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Opening act, filling in at short notice for Leo Blanco who was stranded in Boston due to problems with red tape, was a duo of Jamie McMenemy on bouzouki and Soïg Siberil on guitar. There was nothing wrong with their set of Scottish and Breton instrumental pieces, but nothing about it really grabbed my attention.

Headliners for the night were Keltic Tales, led by brothers Gildas and Jean-Baptiste Boclé. The first thing I’d say about them is that the name is exceptionally misleading: this wasn’t folk music, it was full-on jazz-rock but with uillean pipes where most bands would have a saxophone. I think they’d have been fine as a support band, but just lacked the final spark to be completely successful as headliners. They were all fine players, particularly Gildas Boclé on bass (whether he was playing a lead line or accompanying the others) and 18-year old drummer Archibald Ligonniére, but they just lacked a bit of individual personality. Keyboard player Jean-Baptiste Boclé occasionally switched from organ to a synthesizer with a vibraphone interface, but apart from a slight difference in attack it didn’t sound any different from a keyboard-driven synthesizer. It would have given them a richer range of sounds if he’d just played a standard set of vibes. Tommy Smith joined them for the last couple of numbers, and his tenor gave a much needed increase in expressiveness to the sound.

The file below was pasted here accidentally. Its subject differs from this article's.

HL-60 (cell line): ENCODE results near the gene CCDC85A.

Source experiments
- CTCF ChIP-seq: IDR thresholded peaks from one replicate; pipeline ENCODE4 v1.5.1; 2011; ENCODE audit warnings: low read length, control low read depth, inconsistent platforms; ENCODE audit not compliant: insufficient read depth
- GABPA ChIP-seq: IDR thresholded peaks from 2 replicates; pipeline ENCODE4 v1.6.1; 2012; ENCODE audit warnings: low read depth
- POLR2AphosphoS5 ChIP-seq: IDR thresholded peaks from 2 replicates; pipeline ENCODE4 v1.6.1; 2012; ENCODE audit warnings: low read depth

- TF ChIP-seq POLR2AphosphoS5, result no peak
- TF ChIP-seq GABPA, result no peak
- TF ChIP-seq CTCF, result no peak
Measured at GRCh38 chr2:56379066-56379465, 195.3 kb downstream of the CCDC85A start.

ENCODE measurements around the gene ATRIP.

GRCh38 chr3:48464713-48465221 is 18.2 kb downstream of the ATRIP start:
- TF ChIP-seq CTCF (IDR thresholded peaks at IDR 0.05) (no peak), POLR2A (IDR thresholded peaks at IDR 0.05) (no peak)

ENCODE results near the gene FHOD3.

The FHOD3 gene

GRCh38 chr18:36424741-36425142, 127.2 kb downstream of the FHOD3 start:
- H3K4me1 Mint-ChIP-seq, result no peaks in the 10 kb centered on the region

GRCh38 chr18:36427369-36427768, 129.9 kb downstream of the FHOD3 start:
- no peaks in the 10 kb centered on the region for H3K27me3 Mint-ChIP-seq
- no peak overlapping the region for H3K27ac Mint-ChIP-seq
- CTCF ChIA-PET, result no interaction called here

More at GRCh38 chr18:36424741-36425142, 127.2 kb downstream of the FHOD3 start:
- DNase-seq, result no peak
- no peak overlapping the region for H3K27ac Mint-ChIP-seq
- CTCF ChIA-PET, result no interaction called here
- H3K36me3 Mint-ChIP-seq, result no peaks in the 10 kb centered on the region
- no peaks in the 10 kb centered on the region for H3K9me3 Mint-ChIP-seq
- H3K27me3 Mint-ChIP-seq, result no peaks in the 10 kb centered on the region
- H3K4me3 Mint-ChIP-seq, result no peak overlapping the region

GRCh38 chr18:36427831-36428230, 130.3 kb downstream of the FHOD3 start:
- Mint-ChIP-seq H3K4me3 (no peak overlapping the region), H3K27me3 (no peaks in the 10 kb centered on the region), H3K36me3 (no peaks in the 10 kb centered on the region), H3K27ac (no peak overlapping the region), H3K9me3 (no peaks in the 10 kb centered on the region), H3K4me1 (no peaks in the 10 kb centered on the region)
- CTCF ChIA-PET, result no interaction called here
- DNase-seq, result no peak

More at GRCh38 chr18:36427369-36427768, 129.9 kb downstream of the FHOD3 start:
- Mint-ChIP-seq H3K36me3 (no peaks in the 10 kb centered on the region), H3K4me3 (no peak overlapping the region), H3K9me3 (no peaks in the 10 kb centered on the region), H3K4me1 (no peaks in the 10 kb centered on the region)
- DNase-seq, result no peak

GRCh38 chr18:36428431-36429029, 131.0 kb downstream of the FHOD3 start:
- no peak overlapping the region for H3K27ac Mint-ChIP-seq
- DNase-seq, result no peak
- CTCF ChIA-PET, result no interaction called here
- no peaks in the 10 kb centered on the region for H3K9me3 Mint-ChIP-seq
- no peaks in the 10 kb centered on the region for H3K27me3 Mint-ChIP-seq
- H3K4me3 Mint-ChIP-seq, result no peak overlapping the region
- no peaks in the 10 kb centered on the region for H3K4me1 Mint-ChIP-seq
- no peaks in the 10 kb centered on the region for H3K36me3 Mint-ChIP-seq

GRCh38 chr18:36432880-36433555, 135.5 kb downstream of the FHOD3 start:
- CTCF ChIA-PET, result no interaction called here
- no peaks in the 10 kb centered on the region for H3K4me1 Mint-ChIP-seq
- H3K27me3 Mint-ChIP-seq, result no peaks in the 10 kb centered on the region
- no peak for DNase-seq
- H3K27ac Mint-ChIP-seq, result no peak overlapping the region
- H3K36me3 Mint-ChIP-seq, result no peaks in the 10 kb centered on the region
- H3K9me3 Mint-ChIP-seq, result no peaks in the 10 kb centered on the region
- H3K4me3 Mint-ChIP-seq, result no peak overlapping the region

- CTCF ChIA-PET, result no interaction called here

Review in the Scotsman. The concert also got a three-star review in the Herald, but that doesn’t seem to be available online.

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